When Tammy Myers first met with her surgical oncologist, she got right to the point.
“How long do I have?” she asked.
Her breast cancer diagnosis, she assumed, was a death sentence. As a mom, wife, artist and type-A perfectionist, she resolved to prepare for the worst.
How much has changed in the 15 months since that day.
“I didn’t think, ‘How will I get through this?’” Myers recalls now.
And that amazes her. Because as a breast cancer survivor, she has come to realize life does not end the moment you hear the C-word. That she could―and did―get through it.
“I still have a lot of life to live,” Myers says. “I am seeing the good in every little moment and not taking things for granted.”
And most astonishing, her battle with cancer has changed her life for the better, she says. She has found a mission in using her experience to help others.
“I’ve grown so much as a person since before it happened,” she says. “I like this version of me better. I’m more confident. I don’t sweat the small stuff. I don’t waste time on things that don’t matter anymore.”
That transformation would have seemed unimaginable on Feb. 16, 2015.
That’s the day Myers heard the diagnosis that changed her life.
She had noticed a lump in her left breast weeks earlier. But she couldn’t believe it could be cancer. She was only 33. She had no family history for the disease. She didn’t smoke or drink. She ate healthy.
I wanted to fight and leave whatever I could for (my daughter) Corryn in the event the unthinkable happened.
And life was busy. A year earlier, she had moved to Grand Rapids, Michigan, with her husband, Jordan, and their daughter, Corryn, then 2. She was interviewing for a job in advertising while working as a wedding photographer.
But she finally decided to consult her doctor about the lump. And that led to a day at Spectrum Health Cancer Center at Lemmen-Holton Cancer Pavilion, where she underwent ultrasounds and mammograms. Afterward, she met with the radiologist.
“It’s pretty serious,” he said. “I think you have two forms of breast cancer.”
Tests showed five lesions in her left breast as well as calcifications, small deposits that sometimes suggest early cancer.
Myers’ care team at Spectrum Health Cancer Center decided to move quickly.
She underwent a double mastectomy, and then had chemotherapy and radiation. And she started anti-hormonal treatments that target her form of cancer.
“Those were scary days,” she says.
Hardest of all was thinking about what this life-and-death battle would mean for her daughter. As she photographed weddings, the traditional father-daughter dance brought her to tears.
“I thought, ‘I’m not going to see that,’” she says.
Facing an uncertain future, she tried to focus on what she could control. She wrote cards for Corryn to open at each birthday. And she began a blog to chronicle her journey, planning to turn her posts into a book for her daughter.
“I wanted to fight and leave whatever I could for Corryn in the event the unthinkable happened,” she says.
The blog soon expanded beyond its initial purpose. On the website, mypersonalpinktime.org, Myers shares her experiences with a wide audience and raises awareness about breast cancer risks for young women. With a photographer’s eye, she documents in intimate detail the surgery to remove her breasts and the steps to reconstruct them.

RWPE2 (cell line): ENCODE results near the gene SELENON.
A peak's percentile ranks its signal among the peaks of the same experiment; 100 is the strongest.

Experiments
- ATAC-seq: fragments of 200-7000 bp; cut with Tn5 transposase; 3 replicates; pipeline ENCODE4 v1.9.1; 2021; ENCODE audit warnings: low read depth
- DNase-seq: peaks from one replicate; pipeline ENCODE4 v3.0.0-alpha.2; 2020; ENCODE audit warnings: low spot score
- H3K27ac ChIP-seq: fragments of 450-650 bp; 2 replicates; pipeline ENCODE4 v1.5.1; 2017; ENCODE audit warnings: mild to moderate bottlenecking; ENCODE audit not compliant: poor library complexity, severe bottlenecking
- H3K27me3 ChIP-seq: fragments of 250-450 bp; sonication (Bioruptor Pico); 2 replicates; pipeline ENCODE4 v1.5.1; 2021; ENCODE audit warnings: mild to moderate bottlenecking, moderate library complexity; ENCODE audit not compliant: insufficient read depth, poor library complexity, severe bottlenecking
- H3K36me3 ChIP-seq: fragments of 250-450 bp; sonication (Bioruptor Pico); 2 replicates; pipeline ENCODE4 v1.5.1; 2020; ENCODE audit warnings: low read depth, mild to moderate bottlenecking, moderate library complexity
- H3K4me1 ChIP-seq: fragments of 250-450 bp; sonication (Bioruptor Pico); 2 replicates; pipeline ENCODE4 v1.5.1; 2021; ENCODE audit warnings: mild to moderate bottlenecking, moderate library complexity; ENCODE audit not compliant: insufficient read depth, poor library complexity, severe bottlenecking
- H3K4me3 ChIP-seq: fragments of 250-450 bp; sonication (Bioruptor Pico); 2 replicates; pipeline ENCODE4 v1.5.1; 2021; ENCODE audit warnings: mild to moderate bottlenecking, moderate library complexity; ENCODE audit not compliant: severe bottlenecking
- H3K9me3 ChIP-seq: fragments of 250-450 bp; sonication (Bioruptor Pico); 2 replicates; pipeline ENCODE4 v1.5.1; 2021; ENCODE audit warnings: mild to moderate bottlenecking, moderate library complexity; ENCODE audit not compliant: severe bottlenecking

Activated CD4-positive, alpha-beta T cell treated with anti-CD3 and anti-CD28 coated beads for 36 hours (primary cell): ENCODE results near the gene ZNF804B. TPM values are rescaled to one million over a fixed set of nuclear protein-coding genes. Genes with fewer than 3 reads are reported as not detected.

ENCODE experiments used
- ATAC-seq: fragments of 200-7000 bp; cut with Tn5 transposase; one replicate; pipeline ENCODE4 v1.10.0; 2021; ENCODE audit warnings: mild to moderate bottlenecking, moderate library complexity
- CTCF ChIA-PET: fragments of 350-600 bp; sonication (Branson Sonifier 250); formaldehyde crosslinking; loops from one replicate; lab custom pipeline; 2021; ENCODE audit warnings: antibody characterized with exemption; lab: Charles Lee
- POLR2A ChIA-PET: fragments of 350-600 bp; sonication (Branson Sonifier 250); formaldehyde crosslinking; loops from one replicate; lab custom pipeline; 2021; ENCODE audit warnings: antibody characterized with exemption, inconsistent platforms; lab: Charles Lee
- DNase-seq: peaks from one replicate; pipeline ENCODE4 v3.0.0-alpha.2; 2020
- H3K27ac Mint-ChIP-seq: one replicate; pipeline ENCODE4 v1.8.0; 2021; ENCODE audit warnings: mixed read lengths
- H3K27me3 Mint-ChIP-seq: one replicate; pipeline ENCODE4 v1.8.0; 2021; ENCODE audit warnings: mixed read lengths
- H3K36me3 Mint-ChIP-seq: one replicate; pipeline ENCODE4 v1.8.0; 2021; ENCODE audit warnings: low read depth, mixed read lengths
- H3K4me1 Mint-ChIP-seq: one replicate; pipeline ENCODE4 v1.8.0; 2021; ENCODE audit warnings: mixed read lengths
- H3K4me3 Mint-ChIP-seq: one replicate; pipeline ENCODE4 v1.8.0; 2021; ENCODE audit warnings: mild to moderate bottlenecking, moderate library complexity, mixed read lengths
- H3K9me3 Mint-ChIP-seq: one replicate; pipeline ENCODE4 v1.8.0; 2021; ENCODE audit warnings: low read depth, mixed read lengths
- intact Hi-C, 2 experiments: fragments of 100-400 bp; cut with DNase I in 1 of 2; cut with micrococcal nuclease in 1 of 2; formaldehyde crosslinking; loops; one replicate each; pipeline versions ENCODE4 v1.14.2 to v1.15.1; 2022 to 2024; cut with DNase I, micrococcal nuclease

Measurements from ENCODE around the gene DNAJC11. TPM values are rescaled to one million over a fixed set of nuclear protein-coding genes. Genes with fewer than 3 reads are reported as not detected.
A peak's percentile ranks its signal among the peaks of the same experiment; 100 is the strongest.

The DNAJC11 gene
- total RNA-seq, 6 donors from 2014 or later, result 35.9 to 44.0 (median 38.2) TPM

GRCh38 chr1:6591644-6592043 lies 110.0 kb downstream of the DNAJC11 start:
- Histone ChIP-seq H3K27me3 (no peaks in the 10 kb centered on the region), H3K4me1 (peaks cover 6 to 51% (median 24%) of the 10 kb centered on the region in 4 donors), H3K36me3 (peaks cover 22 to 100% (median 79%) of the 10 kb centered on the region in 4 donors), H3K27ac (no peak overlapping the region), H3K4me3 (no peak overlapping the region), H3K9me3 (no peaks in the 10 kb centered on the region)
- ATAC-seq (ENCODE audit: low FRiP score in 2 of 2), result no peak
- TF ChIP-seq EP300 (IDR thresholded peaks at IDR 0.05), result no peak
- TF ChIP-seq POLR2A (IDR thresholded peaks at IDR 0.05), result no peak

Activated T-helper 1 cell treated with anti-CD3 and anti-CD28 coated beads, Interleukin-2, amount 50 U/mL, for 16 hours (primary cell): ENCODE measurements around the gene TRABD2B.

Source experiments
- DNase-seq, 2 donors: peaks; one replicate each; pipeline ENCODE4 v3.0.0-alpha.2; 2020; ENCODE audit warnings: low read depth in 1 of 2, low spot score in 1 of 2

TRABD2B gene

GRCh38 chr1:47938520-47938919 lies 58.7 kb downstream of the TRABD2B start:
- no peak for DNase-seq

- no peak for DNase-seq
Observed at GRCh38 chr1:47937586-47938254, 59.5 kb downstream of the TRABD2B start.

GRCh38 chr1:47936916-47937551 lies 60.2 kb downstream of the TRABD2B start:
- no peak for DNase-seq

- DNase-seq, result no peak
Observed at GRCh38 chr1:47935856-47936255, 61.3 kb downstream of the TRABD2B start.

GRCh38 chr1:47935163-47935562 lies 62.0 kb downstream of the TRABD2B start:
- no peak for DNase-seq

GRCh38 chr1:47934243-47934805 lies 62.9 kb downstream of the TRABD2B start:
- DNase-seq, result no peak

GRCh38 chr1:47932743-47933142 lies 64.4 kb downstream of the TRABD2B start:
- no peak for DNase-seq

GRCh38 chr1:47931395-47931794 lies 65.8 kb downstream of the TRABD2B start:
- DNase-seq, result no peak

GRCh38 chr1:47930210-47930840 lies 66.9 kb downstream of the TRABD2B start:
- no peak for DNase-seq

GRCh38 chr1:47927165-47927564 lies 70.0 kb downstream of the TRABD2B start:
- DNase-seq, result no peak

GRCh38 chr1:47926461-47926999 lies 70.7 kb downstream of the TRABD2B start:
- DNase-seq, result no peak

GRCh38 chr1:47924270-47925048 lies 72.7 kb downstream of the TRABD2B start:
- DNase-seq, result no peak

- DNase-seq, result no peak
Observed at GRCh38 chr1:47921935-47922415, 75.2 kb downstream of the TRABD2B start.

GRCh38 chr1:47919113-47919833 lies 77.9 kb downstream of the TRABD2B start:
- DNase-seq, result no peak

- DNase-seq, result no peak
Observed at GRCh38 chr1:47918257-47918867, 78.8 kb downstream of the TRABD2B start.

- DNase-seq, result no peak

That openness did not come easily at first.
“I was just so shy,” she says. “But I made a promise to myself. Whenever this uncomfortable stuff comes up, I would just let it happen. I would do it without hesitation if it will help somebody.”
Readers of her blog have responded with gratitude. Women tell her she puts into words feelings they have been unable to express. They ask her advice and suggest topics for future posts.
A good prognosis
Myers finished her radiation therapy in September and now takes only the anti-hormonal therapy. She had her last major reconstruction surgery in April.
“I think she has an excellent chance of being cured of this,” says Marianne Melnik, MD, her surgical oncologist.
She hopes Myers’ story will raise awareness about breast cancer risks, especially among young women, and will encourage others to do self-breast exams.
“She is an amazing person,” Melnik says. “She has really fought through this and was an incredible trooper through it all. She is a very loving and caring person.”
Myers’ story also highlights the progress made in the fight against breast cancer, a disease that affects about 1 in 8 U.S. women. Dr. Melnik cites new tools and techniques available to doctors, such as targeted agents that hone in on cancers with different receptors. Oncotype testing can help predict whether a patient will benefit from chemotherapy.
“We cure 85 percent of all breast cancers, so it’s pretty impressive,” Dr. Melnik said. “It’s a common disease, but highly curable.”
A new beginning
The battle was brutal at times, Myers says. She endured a number of complications, including an infection that delayed her reconstruction surgery.
“There were awful, awful moments, and I struggled every step of the way,” she says.
She realizes how much the journey consumed her life when she sees her daughter play make-believe. When she pretends she’s the mom, Corryn takes her toys to the doctor, rather than the store or park.
“She thinks it’s normal for Mommy to go to the doctor every single day,” she says.
But Myers believes Corryn will gain empathy, understanding and resilience in the long run.
“I also hope that no matter what happens, she grows up knowing I didn’t give up, that I was strong when I needed to be and that she can be, too,” she says.
Myers has found new purpose for her design, photography and advertising skills. She is working on projects designed to raise awareness about breast cancer.
In her battle with breast cancer, she says, “I’ve found a lot of positives. It’s not the end. It’s kind of the beginning of what my life is supposed to be.”